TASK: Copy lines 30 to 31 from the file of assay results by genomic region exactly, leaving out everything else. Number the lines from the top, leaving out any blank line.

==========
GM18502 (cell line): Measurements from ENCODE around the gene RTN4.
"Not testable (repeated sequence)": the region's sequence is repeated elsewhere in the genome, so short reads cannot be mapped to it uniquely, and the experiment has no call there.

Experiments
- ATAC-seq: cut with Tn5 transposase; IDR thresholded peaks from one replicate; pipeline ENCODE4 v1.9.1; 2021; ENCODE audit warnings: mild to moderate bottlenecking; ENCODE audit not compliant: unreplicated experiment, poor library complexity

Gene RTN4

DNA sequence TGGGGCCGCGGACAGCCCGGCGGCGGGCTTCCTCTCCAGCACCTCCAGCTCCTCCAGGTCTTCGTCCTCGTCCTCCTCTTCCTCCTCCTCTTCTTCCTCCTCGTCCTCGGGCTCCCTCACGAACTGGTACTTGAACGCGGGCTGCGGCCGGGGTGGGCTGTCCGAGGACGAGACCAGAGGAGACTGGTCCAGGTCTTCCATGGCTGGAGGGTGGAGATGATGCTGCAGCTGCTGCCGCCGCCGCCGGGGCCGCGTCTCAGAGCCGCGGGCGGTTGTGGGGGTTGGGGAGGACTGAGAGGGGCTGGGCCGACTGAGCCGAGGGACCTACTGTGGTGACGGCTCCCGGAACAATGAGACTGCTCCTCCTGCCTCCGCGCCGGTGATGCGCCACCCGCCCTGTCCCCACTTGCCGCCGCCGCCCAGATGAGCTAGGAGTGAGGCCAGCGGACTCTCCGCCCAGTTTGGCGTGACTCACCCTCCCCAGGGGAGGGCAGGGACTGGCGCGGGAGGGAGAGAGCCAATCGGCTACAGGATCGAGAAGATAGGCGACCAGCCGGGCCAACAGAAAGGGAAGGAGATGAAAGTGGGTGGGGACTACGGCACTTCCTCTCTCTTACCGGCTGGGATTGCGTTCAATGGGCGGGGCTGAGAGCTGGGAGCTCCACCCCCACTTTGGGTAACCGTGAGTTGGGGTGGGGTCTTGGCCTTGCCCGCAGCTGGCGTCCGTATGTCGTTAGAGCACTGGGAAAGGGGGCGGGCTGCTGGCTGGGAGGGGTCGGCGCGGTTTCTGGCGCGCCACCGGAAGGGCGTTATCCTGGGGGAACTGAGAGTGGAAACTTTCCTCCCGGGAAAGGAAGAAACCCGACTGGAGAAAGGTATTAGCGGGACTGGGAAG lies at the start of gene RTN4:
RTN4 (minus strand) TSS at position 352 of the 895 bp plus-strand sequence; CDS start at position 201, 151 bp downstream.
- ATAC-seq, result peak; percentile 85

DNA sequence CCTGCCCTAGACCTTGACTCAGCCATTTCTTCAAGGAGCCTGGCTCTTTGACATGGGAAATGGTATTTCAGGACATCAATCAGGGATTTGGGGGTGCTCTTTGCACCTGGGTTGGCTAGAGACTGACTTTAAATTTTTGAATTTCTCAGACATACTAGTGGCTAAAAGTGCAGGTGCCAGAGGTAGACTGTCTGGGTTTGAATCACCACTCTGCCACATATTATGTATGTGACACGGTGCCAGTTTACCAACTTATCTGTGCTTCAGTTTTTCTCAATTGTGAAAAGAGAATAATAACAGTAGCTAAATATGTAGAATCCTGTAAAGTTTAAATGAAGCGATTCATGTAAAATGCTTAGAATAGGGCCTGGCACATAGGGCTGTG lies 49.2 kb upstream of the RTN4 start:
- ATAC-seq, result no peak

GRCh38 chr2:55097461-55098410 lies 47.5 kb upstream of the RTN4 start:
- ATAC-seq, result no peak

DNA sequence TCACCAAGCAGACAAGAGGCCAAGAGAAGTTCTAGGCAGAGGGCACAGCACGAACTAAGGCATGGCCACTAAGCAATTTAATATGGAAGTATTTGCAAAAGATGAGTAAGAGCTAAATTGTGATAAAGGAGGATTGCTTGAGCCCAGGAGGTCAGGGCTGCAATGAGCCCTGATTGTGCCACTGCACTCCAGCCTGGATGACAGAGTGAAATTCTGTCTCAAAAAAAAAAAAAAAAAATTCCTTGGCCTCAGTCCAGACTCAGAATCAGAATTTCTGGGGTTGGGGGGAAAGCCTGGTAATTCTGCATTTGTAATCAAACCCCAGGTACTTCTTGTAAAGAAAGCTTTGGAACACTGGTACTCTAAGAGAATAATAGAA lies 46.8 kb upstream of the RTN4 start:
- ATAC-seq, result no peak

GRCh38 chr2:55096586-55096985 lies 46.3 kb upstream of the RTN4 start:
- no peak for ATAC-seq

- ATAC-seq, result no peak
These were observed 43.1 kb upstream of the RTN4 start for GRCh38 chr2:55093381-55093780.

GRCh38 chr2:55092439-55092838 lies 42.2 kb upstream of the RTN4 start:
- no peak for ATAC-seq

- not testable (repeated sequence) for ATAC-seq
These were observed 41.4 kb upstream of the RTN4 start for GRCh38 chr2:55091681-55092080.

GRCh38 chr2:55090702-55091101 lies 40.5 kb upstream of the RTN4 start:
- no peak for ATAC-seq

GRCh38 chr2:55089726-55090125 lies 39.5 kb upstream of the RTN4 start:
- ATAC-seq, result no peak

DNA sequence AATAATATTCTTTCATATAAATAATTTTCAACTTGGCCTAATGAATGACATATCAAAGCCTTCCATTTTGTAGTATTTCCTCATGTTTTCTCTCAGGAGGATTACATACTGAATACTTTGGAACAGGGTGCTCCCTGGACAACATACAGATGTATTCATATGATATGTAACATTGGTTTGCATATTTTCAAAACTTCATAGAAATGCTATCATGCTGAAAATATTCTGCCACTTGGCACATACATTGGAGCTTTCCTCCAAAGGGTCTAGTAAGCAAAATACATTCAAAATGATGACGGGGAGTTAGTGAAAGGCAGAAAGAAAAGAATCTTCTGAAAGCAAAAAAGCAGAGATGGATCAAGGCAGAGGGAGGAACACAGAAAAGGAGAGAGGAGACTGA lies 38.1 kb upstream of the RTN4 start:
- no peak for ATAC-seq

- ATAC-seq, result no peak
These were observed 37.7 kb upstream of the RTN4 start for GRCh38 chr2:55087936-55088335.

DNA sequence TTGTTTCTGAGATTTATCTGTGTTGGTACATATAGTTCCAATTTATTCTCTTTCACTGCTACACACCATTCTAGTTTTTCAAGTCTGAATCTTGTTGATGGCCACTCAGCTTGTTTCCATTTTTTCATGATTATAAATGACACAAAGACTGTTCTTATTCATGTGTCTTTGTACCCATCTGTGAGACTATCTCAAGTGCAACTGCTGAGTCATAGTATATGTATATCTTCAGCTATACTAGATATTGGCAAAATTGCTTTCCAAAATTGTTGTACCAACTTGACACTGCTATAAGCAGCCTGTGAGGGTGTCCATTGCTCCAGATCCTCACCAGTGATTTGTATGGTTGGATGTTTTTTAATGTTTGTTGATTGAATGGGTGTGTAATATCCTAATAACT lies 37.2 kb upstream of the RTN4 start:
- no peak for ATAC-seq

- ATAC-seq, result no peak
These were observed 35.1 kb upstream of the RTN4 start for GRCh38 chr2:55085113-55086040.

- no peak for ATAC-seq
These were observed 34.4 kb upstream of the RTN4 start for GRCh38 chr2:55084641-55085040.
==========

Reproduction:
These were observed 37.7 kb upstream of the RTN4 start for GRCh38 chr2:55087936-55088335.

DNA sequence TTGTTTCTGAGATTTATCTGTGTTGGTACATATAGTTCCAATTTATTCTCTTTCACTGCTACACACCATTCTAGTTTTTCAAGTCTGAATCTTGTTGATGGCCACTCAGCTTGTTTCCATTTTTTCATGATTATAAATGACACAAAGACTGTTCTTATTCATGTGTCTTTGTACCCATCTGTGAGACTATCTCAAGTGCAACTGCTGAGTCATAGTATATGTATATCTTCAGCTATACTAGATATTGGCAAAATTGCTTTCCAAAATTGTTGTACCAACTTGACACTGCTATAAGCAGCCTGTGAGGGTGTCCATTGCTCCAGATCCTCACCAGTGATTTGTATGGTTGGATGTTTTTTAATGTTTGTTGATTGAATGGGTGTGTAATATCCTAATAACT lies 37.2 kb upstream of the RTN4 start: